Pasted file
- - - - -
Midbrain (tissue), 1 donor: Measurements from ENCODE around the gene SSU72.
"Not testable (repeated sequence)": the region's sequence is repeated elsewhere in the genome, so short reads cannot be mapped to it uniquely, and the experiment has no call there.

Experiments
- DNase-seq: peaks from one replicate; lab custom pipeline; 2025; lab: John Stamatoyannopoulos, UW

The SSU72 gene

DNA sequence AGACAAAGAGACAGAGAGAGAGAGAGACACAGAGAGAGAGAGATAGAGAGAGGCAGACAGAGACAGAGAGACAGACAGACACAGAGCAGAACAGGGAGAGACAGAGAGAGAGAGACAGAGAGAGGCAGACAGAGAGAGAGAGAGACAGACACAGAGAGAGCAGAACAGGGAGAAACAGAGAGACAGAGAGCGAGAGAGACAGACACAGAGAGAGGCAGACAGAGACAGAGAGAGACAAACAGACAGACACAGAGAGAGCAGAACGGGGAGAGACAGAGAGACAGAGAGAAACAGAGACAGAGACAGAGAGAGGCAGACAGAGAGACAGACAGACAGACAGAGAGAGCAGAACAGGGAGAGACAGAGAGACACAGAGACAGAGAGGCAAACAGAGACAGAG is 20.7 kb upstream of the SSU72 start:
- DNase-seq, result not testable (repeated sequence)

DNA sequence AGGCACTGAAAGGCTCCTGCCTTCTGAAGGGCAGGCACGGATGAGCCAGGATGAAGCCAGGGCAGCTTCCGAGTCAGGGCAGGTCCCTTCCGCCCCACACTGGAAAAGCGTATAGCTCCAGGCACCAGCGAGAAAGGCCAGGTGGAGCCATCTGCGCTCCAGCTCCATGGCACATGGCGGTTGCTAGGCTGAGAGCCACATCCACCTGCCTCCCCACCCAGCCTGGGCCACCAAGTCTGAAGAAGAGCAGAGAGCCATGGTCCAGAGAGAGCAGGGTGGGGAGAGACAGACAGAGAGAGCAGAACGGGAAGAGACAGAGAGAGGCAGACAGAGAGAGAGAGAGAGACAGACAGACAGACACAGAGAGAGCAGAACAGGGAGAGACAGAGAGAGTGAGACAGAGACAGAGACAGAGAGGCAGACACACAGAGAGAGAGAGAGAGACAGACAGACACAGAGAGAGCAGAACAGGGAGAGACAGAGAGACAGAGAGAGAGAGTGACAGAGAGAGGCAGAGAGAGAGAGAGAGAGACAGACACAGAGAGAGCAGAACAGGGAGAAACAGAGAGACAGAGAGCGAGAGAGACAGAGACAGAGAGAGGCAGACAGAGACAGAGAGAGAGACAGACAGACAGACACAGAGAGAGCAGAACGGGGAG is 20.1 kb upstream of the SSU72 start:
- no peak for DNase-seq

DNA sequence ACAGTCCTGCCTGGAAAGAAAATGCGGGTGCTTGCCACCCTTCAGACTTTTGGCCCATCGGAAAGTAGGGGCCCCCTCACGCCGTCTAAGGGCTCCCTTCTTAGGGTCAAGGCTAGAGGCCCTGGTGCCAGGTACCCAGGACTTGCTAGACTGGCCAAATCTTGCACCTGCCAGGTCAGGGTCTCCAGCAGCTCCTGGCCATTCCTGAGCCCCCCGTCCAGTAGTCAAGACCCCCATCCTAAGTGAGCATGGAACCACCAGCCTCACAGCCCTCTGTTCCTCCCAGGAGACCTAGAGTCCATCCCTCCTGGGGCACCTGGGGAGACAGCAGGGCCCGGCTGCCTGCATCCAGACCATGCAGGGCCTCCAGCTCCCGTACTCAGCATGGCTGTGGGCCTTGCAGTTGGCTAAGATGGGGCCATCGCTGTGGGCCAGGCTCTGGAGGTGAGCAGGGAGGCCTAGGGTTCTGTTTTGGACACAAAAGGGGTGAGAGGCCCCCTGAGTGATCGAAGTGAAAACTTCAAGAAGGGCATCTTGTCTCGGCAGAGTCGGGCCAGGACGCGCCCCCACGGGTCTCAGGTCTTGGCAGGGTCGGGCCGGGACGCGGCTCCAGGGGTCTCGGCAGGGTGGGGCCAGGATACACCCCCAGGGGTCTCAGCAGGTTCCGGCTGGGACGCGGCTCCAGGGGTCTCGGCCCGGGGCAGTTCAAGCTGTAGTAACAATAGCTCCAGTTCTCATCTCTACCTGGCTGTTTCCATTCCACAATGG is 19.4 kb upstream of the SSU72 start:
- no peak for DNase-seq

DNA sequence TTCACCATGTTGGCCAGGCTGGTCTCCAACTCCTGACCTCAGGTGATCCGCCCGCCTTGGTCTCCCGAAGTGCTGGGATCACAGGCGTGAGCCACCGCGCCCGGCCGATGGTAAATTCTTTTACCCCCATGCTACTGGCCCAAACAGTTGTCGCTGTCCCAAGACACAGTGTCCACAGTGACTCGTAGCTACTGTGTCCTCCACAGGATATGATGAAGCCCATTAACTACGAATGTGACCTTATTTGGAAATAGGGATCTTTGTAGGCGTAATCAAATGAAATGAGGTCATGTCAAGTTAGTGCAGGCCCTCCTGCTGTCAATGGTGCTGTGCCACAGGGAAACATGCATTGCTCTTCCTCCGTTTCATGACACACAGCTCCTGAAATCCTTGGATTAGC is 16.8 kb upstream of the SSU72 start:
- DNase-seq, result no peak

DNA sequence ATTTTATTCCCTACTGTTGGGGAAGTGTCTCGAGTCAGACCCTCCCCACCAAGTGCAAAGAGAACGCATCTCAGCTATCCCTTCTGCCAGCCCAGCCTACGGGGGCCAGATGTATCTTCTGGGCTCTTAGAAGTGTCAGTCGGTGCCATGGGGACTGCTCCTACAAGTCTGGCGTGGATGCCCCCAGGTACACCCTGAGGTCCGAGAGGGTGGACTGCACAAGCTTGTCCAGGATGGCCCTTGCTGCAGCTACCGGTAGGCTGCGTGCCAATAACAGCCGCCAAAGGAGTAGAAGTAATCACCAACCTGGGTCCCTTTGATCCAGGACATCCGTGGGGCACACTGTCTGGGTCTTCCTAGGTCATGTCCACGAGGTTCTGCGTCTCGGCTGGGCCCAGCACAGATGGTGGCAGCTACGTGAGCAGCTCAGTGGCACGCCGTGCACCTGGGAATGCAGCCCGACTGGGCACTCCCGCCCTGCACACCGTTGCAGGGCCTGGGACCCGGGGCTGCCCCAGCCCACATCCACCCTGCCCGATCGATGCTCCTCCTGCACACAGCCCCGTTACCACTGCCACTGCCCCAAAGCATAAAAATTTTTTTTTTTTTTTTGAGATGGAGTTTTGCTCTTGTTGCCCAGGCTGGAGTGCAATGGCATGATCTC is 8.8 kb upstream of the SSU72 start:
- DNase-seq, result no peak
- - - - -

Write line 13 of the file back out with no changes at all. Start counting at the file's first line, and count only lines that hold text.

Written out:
- DNase-seq, result no peak